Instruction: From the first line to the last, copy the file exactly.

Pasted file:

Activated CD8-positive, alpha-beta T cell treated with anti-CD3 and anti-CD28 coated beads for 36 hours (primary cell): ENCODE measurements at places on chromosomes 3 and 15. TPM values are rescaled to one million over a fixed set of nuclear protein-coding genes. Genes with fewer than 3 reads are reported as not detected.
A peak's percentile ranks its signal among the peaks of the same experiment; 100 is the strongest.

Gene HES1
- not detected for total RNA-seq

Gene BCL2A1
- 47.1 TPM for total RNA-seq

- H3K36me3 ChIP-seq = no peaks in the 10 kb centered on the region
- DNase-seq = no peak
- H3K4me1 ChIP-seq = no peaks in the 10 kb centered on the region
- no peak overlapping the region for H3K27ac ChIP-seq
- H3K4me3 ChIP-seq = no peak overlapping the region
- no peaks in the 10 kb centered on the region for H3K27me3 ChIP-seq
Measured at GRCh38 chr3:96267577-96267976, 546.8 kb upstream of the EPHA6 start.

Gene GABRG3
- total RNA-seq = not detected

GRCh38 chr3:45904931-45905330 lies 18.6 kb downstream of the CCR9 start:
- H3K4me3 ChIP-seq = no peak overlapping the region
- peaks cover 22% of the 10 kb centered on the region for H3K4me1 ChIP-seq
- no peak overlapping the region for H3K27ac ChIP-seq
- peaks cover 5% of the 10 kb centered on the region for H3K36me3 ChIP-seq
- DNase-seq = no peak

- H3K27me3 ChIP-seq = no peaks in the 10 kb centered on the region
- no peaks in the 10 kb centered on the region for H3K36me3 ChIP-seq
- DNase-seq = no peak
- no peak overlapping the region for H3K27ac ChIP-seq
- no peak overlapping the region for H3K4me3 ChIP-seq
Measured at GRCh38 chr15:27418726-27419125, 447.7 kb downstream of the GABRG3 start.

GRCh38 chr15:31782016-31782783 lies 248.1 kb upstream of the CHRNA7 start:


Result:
Activated CD8-positive, alpha-beta T cell treated with anti-CD3 and anti-CD28 coated beads for 36 hours (primary cell): ENCODE measurements at places on chromosomes 3 and 15. TPM values are rescaled to one million over a fixed set of nuclear protein-coding genes. Genes with fewer than 3 reads are reported as not detected.
A peak's percentile ranks its signal among the peaks of the same experiment; 100 is the strongest.

Gene HES1
- not detected for total RNA-seq

Gene BCL2A1
- 47.1 TPM for total RNA-seq

- H3K36me3 ChIP-seq = no peaks in the 10 kb centered on the region
- DNase-seq = no peak
- H3K4me1 ChIP-seq = no peaks in the 10 kb centered on the region
- no peak overlapping the region for H3K27ac ChIP-seq
- H3K4me3 ChIP-seq = no peak overlapping the region
- no peaks in the 10 kb centered on the region for H3K27me3 ChIP-seq
Measured at GRCh38 chr3:96267577-96267976, 546.8 kb upstream of the EPHA6 start.

Gene GABRG3
- total RNA-seq = not detected

GRCh38 chr3:45904931-45905330 lies 18.6 kb downstream of the CCR9 start:
- H3K4me3 ChIP-seq = no peak overlapping the region
- peaks cover 22% of the 10 kb centered on the region for H3K4me1 ChIP-seq
- no peak overlapping the region for H3K27ac ChIP-seq
- peaks cover 5% of the 10 kb centered on the region for H3K36me3 ChIP-seq
- DNase-seq = no peak

- H3K27me3 ChIP-seq = no peaks in the 10 kb centered on the region
- no peaks in the 10 kb centered on the region for H3K36me3 ChIP-seq
- DNase-seq = no peak
- no peak overlapping the region for H3K27ac ChIP-seq
- no peak overlapping the region for H3K4me3 ChIP-seq
Measured at GRCh38 chr15:27418726-27419125, 447.7 kb downstream of the GABRG3 start.

GRCh38 chr15:31782016-31782783 lies 248.1 kb upstream of the CHRNA7 start: